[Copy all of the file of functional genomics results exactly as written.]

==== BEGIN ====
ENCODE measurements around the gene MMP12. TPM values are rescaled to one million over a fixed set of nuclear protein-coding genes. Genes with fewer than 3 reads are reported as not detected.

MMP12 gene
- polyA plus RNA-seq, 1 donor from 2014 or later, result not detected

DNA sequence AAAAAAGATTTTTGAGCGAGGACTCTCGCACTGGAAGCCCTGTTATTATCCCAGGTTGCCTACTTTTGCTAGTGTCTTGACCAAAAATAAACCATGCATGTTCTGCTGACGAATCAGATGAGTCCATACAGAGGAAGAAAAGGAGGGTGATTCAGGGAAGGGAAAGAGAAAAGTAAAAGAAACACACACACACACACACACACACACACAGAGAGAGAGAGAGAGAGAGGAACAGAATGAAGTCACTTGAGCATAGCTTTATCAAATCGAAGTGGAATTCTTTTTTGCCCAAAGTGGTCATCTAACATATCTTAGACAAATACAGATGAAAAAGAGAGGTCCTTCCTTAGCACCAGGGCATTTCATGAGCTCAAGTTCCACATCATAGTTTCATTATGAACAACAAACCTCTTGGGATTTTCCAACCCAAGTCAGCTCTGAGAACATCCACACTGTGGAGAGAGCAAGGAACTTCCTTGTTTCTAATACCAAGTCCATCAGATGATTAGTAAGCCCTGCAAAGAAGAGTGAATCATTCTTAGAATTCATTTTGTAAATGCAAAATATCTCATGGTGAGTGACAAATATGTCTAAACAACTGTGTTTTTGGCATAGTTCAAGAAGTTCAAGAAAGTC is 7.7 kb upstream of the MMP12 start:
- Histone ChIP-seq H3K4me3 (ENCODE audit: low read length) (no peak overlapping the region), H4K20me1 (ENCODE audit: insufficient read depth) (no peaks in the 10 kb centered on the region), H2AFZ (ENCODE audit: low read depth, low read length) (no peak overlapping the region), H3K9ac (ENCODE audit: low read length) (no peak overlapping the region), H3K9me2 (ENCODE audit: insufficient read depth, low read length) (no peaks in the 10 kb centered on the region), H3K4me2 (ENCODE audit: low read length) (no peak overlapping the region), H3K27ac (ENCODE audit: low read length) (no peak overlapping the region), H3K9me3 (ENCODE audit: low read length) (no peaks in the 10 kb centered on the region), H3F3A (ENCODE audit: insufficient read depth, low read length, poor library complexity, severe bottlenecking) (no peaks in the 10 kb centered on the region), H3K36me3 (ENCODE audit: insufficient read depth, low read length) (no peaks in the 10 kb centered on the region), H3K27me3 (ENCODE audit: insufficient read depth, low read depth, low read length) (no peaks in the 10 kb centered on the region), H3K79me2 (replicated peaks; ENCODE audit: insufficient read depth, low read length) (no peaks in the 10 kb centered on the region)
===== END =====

ENCODE measurements around the gene MMP12. TPM values are rescaled to one million over a fixed set of nuclear protein-coding genes. Genes with fewer than 3 reads are reported as not detected.

MMP12 gene
- polyA plus RNA-seq, 1 donor from 2014 or later, result not detected

DNA sequence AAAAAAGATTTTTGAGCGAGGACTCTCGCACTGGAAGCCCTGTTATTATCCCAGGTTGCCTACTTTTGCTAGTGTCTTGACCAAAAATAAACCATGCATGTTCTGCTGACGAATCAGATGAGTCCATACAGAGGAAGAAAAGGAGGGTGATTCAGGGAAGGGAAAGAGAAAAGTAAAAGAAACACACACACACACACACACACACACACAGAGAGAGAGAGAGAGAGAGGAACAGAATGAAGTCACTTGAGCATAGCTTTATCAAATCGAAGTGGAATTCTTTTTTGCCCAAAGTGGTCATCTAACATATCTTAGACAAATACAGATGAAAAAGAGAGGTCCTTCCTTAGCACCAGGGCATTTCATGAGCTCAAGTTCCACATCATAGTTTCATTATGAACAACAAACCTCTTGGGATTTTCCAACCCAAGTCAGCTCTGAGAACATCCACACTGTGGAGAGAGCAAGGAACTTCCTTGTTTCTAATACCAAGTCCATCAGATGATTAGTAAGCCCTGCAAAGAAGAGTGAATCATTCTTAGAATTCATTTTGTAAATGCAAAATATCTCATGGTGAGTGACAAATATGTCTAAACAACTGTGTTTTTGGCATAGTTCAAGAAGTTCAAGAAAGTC is 7.7 kb upstream of the MMP12 start:
- Histone ChIP-seq H3K4me3 (ENCODE audit: low read length) (no peak overlapping the region), H4K20me1 (ENCODE audit: insufficient read depth) (no peaks in the 10 kb centered on the region), H2AFZ (ENCODE audit: low read depth, low read length) (no peak overlapping the region), H3K9ac (ENCODE audit: low read length) (no peak overlapping the region), H3K9me2 (ENCODE audit: insufficient read depth, low read length) (no peaks in the 10 kb centered on the region), H3K4me2 (ENCODE audit: low read length) (no peak overlapping the region), H3K27ac (ENCODE audit: low read length) (no peak overlapping the region), H3K9me3 (ENCODE audit: low read length) (no peaks in the 10 kb centered on the region), H3F3A (ENCODE audit: insufficient read depth, low read length, poor library complexity, severe bottlenecking) (no peaks in the 10 kb centered on the region), H3K36me3 (ENCODE audit: insufficient read depth, low read length) (no peaks in the 10 kb centered on the region), H3K27me3 (ENCODE audit: insufficient read depth, low read depth, low read length) (no peaks in the 10 kb centered on the region), H3K79me2 (replicated peaks; ENCODE audit: insufficient read depth, low read length) (no peaks in the 10 kb centered on the region)